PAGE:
I hope this makes some sense and will help you some.

On the Aussie unit's, which one's do you have, how completed are they and do you know which sensor they are appropriate for? It looked to me like their different units were optimized for different sensor's.
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Old 01-10-2007, 11:12 AM   #14
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Quote:
Originally Posted by Gary Palmer
Ok. I have looked at all of these page's and every time I get to where I think I understand it entirely, I read something else and it doesn't seem to make sense with what I've read, so my brain starts stripping gears and pouring out smoke.
I hear you there, that completely describes my brain at the moment.

Quote:
Originally Posted by Gary Palmer
From what I understand the Vref is a voltage which is essentially defined by the controller and consequently, different controllers use a different voltage, which is part of the confusion. Additionally, it does sound to me like the various unit's do a translation or interpretation of the output of the O2 sensor, so that it gives a more easily understandable output for end users to interpret, aka 0-5 volt's. Also, it sounds like the sensors are not all exactly the same, so some of the controllers also make an allowance for calibration of the tool, to make it so that the output's are consistent.
You're dead spot on with that thought!

Quote:
Originally Posted by Gary Palmer
My expectation is that their is some variation in O2 sensors, in general, but with a 1-4 wire sensor, it isn't particularly critical, because what the ecu is really looking for is a sharp transition from one side of the output, to the other, and then the ecu just keeps constantly adjusting the injection rate, up and down, so that the air-fuel ratio is constantly passing through stoich, in a ongoing, up and down fashion.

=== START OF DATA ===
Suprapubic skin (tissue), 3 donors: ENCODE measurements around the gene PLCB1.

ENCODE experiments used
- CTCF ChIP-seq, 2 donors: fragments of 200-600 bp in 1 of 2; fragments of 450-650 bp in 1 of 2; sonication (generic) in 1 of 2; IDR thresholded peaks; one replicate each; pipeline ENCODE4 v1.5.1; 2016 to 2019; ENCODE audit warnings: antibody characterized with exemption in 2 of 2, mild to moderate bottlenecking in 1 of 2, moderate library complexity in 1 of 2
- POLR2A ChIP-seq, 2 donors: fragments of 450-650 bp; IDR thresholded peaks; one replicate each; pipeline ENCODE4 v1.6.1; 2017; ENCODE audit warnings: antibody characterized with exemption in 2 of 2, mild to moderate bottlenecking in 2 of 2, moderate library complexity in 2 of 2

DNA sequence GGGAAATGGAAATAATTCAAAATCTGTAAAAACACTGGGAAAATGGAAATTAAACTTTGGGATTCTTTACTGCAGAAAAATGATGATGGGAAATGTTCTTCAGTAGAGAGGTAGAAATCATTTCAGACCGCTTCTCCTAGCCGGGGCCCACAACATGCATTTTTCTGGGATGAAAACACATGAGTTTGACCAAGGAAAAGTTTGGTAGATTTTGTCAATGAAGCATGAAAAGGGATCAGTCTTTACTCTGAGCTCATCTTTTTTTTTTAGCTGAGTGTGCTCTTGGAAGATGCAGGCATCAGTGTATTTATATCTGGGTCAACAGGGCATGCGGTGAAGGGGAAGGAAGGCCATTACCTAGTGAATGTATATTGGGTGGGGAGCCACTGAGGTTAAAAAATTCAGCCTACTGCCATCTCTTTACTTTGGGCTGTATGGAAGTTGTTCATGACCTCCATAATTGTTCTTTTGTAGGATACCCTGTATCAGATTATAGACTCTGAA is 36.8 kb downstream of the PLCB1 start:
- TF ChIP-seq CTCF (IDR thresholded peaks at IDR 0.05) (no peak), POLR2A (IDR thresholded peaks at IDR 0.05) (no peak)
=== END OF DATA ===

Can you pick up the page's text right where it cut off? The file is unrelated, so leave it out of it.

Exactly! The ECU is shooting for stoich (usually .45V-.5V) but it's impossible for the ECU to obtain this since the entire range (also read resolution) is only 0-1V. Therefor the ECU constantly adjusts injector pulse width up and down in an attempt to maintain a .5V signal from the O2

Quote:
Originally Posted by Gary Palmer
On the 5 wire sensor's, I think their operation is a little more complicated, but that the ecu is looking at the O2 output voltage, in comparison to the Vref voltage. Consequently, I think the voltage off of the O2 sensor, utilizing Vref as the reference voltage, has a 0 point which is stoich.
You are correct again! The Vref (reference voltage) is the "stoich" value the ECU is attempting to reach. But also this Vref acts as a virtual or "floating" ground for the Nernst Cell (the part of the O2 responsible for generating the Vs signal to the ECU). So this means that when all air is consumed by fuel (stoich) the signal is equal to the Vref signal. So virtually the signal is 0 when measured from Vref to Ip+. In reality the signal is .45V measured from the sensor ground to Ip+ according to my findings so far on the L1H1.

picture courtesy of Tech Edge:


Quote:
Originally Posted by Gary Palmer
When the engine/sensor is warmed up, the ecu moves the air-fuel mixture, up and down, similar to the fashion a standard ecu does with a standard O2 sensor. My expectation is that it then utilizes some offset value, as a change amount, for the voltage it is looking for when it goes into lean burn.
Not sure on the offset value, until I do more reading. I'd love to just download the P07 bin file and look at the code and tables from PGMFI.org but I have a 16 month old daughter and a wife that won't let me.